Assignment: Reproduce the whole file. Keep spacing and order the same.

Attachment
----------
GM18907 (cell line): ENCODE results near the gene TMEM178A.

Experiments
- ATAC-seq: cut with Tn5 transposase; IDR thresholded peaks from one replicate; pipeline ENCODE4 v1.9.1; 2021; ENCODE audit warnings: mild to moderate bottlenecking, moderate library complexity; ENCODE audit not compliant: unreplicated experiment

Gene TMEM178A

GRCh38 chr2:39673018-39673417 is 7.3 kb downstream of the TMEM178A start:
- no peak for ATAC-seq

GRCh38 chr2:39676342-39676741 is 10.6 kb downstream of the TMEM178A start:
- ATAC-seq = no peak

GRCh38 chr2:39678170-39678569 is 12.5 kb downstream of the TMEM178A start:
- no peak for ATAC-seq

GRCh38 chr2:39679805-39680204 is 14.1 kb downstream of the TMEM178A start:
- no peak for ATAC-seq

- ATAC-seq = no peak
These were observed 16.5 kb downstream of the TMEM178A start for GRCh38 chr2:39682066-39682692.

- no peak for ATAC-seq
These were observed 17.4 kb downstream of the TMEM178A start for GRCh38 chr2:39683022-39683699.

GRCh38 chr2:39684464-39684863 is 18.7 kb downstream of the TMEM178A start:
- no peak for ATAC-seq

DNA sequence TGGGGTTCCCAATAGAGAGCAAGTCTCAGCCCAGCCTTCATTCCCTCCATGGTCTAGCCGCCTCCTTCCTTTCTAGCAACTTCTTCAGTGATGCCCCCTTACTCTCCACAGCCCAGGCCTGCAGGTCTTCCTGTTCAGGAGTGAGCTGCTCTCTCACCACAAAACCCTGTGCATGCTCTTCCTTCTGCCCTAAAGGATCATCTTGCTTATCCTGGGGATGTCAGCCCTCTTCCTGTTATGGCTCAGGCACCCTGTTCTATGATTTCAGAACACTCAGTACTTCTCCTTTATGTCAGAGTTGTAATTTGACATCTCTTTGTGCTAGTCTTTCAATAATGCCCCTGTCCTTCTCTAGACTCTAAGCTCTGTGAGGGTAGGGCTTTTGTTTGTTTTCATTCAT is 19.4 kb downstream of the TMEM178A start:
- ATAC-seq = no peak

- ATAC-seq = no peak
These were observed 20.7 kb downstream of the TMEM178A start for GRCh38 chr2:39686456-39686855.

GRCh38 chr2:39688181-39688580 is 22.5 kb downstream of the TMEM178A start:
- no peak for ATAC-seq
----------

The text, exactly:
GM18907 (cell line): ENCODE results near the gene TMEM178A.

Experiments
- ATAC-seq: cut with Tn5 transposase; IDR thresholded peaks from one replicate; pipeline ENCODE4 v1.9.1; 2021; ENCODE audit warnings: mild to moderate bottlenecking, moderate library complexity; ENCODE audit not compliant: unreplicated experiment

Gene TMEM178A

GRCh38 chr2:39673018-39673417 is 7.3 kb downstream of the TMEM178A start:
- no peak for ATAC-seq

GRCh38 chr2:39676342-39676741 is 10.6 kb downstream of the TMEM178A start:
- ATAC-seq = no peak

GRCh38 chr2:39678170-39678569 is 12.5 kb downstream of the TMEM178A start:
- no peak for ATAC-seq

GRCh38 chr2:39679805-39680204 is 14.1 kb downstream of the TMEM178A start:
- no peak for ATAC-seq

- ATAC-seq = no peak
These were observed 16.5 kb downstream of the TMEM178A start for GRCh38 chr2:39682066-39682692.

- no peak for ATAC-seq
These were observed 17.4 kb downstream of the TMEM178A start for GRCh38 chr2:39683022-39683699.

GRCh38 chr2:39684464-39684863 is 18.7 kb downstream of the TMEM178A start:
- no peak for ATAC-seq

DNA sequence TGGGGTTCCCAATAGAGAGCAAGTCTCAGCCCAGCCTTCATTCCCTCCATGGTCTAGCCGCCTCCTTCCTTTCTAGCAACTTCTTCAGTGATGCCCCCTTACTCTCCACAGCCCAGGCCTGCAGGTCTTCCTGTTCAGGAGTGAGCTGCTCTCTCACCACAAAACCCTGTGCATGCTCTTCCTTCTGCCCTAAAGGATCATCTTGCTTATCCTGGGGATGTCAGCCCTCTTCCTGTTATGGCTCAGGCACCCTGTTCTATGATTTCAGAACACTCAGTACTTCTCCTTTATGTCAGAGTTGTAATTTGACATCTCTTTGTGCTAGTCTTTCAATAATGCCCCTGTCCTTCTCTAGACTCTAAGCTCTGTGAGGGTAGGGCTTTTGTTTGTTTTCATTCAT is 19.4 kb downstream of the TMEM178A start:
- ATAC-seq = no peak

- ATAC-seq = no peak
These were observed 20.7 kb downstream of the TMEM178A start for GRCh38 chr2:39686456-39686855.

GRCh38 chr2:39688181-39688580 is 22.5 kb downstream of the TMEM178A start:
- no peak for ATAC-seq